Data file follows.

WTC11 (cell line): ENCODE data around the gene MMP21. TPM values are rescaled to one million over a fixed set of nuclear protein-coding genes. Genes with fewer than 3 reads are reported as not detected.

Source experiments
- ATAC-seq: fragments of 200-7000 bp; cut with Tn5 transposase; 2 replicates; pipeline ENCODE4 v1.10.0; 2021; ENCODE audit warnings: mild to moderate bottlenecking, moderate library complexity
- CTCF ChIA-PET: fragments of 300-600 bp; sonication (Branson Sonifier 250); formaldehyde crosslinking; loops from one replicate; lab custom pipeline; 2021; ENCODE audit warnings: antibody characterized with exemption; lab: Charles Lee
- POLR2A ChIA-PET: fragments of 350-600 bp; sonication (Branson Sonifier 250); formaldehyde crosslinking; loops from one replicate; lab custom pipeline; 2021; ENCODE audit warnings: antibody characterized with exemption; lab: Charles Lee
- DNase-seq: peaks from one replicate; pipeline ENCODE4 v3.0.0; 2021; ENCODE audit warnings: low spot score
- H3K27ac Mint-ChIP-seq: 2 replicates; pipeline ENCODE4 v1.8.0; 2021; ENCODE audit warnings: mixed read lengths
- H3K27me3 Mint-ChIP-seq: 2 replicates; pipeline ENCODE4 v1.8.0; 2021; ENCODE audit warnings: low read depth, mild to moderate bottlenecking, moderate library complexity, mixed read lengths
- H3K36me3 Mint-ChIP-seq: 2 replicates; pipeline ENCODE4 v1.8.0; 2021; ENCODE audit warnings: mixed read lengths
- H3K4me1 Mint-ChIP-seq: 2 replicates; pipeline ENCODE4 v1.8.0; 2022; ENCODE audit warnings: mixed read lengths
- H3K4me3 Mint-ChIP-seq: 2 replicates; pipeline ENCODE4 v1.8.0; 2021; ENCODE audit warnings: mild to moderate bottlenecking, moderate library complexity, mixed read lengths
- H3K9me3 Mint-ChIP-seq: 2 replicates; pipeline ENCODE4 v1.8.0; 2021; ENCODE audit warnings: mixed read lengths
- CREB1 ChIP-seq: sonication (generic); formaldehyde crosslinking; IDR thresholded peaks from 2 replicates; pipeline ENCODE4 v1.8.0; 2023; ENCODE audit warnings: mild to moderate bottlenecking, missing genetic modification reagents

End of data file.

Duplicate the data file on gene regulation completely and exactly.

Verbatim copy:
WTC11 (cell line): ENCODE data around the gene MMP21. TPM values are rescaled to one million over a fixed set of nuclear protein-coding genes. Genes with fewer than 3 reads are reported as not detected.

Source experiments
- ATAC-seq: fragments of 200-7000 bp; cut with Tn5 transposase; 2 replicates; pipeline ENCODE4 v1.10.0; 2021; ENCODE audit warnings: mild to moderate bottlenecking, moderate library complexity
- CTCF ChIA-PET: fragments of 300-600 bp; sonication (Branson Sonifier 250); formaldehyde crosslinking; loops from one replicate; lab custom pipeline; 2021; ENCODE audit warnings: antibody characterized with exemption; lab: Charles Lee
- POLR2A ChIA-PET: fragments of 350-600 bp; sonication (Branson Sonifier 250); formaldehyde crosslinking; loops from one replicate; lab custom pipeline; 2021; ENCODE audit warnings: antibody characterized with exemption; lab: Charles Lee
- DNase-seq: peaks from one replicate; pipeline ENCODE4 v3.0.0; 2021; ENCODE audit warnings: low spot score
- H3K27ac Mint-ChIP-seq: 2 replicates; pipeline ENCODE4 v1.8.0; 2021; ENCODE audit warnings: mixed read lengths
- H3K27me3 Mint-ChIP-seq: 2 replicates; pipeline ENCODE4 v1.8.0; 2021; ENCODE audit warnings: low read depth, mild to moderate bottlenecking, moderate library complexity, mixed read lengths
- H3K36me3 Mint-ChIP-seq: 2 replicates; pipeline ENCODE4 v1.8.0; 2021; ENCODE audit warnings: mixed read lengths
- H3K4me1 Mint-ChIP-seq: 2 replicates; pipeline ENCODE4 v1.8.0; 2022; ENCODE audit warnings: mixed read lengths
- H3K4me3 Mint-ChIP-seq: 2 replicates; pipeline ENCODE4 v1.8.0; 2021; ENCODE audit warnings: mild to moderate bottlenecking, moderate library complexity, mixed read lengths
- H3K9me3 Mint-ChIP-seq: 2 replicates; pipeline ENCODE4 v1.8.0; 2021; ENCODE audit warnings: mixed read lengths
- CREB1 ChIP-seq: sonication (generic); formaldehyde crosslinking; IDR thresholded peaks from 2 replicates; pipeline ENCODE4 v1.8.0; 2023; ENCODE audit warnings: mild to moderate bottlenecking, missing genetic modification reagents